From plastic to fuel – plastic fuel through pyrolysis

Background: The plastic problem

Plastic fuel from plastic waste, is that possible? Plastic is a revolutionary material that brought mankind great advancements, but also great destruction. With the discovery of plastic, expensive natural products could be imitated and made accessible to lower social classes. In the beginning, plastic was even praised as a product for nature conservation, since the substitution of increasingly scarce natural resources (plants and animals) should give nature a chance to recover and stop its depletion 1. Plastics conquered the medical market, which lowered supply costs and made treatments much cheaper. The food sector was looking forward to longer-lasting products, thanks to plastic packaging and the electrification of the world was fueled by plastic insulators.

Polymers are long molecular chains in specific arrangements, which are mainly produced from fossil carbon resources1. These long chains and arrangements give polymers an incredible longevity. What sounds advantageous at first, becomes doomed when entering nature environments. The first sightings of plastic accumulations in the ocean date back to the 1960s, since then the hype reversed. It is estimated that 4.8 to 12.7 billion tons of plastic waste ends up in the oceans every year2. As a result, it endangers marine animals, which often suffocate, suffer internal and external injuries or die of other consequential damage from plastics. Through bioaccumulation, the plastic finally ends up on our plates, where the concern over harmful substances is increasing. Moreover, it has been shown that plastic releases carcinogens and other toxic chemicals into the soil and thus into the groundwater, which holds further risks for human and ecological health3.

In 1950, the annual global production of plastic was 1.5 million tons. In 2015, it was already 322 million tons. In Germany alone, around 6.15 million tons of plastic were produced in 2017, 53% of which was burned to generate energy (BMU). This rate is significantly lower worldwide, landfills or the ocean (via river) are mostly end destinations and recycling is mostly unlikely.

One possible solution: turn plastics into a versatile raw material for energy, even though it’s a fossil fuel. This creates a cleaner alternative to landfill deposition or incineration.

Innovation: Plastic fuel through pyrolysis

Plastic pyrolysis (pyro = fire; lysis = separating) describes the process in which the molecular structure of the carbon and hydrogen chains are broken up by applying heat. The obtained distillate can be used as fuel. We wanted to test the theory and built a pyrolysis oven.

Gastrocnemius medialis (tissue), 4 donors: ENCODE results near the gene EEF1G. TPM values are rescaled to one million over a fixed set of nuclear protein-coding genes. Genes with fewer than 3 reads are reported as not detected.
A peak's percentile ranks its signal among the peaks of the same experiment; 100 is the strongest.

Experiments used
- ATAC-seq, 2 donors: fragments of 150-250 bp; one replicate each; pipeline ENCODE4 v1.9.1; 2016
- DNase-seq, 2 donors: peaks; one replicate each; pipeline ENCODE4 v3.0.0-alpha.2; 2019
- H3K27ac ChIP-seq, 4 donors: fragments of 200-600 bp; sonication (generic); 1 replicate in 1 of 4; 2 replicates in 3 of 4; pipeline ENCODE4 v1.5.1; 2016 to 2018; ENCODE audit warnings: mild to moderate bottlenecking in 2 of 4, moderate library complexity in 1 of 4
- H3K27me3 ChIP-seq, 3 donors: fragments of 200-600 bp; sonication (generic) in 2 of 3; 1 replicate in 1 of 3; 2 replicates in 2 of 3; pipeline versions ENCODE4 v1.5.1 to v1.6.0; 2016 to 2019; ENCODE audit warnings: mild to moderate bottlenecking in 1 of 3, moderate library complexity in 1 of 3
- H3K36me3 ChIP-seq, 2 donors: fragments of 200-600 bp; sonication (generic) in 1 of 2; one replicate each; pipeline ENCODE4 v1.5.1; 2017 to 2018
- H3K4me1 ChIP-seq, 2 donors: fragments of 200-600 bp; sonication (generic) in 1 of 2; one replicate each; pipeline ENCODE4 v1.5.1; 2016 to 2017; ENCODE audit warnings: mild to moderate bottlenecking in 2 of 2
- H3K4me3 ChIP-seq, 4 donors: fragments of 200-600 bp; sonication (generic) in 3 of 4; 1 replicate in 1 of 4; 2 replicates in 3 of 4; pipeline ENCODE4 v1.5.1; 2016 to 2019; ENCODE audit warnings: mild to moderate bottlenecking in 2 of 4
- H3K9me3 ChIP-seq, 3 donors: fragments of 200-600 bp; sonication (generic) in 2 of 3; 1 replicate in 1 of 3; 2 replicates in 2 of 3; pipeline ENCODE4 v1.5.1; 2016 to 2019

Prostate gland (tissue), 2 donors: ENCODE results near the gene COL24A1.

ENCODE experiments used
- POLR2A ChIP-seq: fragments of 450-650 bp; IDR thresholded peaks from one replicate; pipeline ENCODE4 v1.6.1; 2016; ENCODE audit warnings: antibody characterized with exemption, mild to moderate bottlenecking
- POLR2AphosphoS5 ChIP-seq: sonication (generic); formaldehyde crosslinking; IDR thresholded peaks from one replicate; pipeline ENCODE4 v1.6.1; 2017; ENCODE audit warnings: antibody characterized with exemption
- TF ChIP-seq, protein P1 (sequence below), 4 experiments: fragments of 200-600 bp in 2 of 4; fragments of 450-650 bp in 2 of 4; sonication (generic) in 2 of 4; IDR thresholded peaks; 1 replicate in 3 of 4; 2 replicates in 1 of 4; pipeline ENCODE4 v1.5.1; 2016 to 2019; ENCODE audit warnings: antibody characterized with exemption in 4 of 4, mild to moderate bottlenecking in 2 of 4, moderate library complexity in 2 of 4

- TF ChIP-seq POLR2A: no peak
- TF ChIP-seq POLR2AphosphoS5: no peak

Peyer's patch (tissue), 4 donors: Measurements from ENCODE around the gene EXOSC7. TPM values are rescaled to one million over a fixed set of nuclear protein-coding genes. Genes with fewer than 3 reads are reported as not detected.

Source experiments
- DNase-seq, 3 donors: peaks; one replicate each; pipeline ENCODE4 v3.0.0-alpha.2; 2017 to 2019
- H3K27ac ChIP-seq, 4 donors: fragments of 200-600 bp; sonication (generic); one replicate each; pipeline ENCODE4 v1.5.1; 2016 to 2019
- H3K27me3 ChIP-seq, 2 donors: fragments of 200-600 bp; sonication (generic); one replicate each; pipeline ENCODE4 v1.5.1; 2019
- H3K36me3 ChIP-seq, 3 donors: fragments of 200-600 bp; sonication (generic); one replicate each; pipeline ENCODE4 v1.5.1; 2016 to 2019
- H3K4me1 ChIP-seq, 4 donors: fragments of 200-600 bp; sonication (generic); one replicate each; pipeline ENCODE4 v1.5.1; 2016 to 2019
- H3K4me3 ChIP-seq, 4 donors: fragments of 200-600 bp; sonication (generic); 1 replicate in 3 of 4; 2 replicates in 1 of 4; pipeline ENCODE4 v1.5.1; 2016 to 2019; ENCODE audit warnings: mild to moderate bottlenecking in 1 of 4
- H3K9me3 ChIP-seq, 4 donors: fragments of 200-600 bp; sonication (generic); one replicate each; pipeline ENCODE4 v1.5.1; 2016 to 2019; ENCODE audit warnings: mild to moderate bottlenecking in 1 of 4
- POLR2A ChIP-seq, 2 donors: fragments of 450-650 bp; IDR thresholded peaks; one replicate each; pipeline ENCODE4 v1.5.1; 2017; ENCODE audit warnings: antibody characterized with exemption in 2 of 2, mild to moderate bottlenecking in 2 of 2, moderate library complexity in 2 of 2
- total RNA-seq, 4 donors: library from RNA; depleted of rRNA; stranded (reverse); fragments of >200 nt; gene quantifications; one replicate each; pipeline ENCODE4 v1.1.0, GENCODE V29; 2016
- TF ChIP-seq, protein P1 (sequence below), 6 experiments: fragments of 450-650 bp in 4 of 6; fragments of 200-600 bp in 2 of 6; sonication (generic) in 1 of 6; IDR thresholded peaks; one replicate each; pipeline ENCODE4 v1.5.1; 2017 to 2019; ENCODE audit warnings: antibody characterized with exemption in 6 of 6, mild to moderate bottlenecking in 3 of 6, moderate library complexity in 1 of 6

The prerequisite for the pyrolysis process is an airtight reactor, in which preferably shredded plastic is heated. Without the supply of oxygen, the combustion of the plastic is prevented and instead results in gasification. The goal is not thermal utilization for energy generation, but the dissolving of the macromolecular structure of the plastic, the distillation of the resulting gas and thus finally the extraction of oil / gasoline / diesel contained in the plastic. The process is neither highly complex, nor does it require expensive purchases to be carried out in a simplistic way. In our own tests, the process was successfully implemented on a small scale and offers great potential for optimization in a few simple steps.

Potential: Ecological plastic fuel

The ecological potential is by no means hypocritical. The fuel obtained is burned again, which results in CO2 emissions, but burning these fuels means less combustion of additionally produced conventional fuels. With several million tons of plastic waste annually in Germany alone and conversion rates of one liter of pyrolysis oil per kg of plastic, that is a considerable proportion. The disadvantage of the method is, that it is relatively energy-intensive. The process requires, especially on a large scale, not inconsiderable amounts of energy to prepare the material. Feeding the process with “dirty” energy would reduce the “ecological” aspect of pyrolysis. The next step is therefore to link the test facility with a renewable energy source.about:blankEinbetten URLFüge einen Link zu dem Inhalt ein, den du auf deiner Website anzeigen möchtest.

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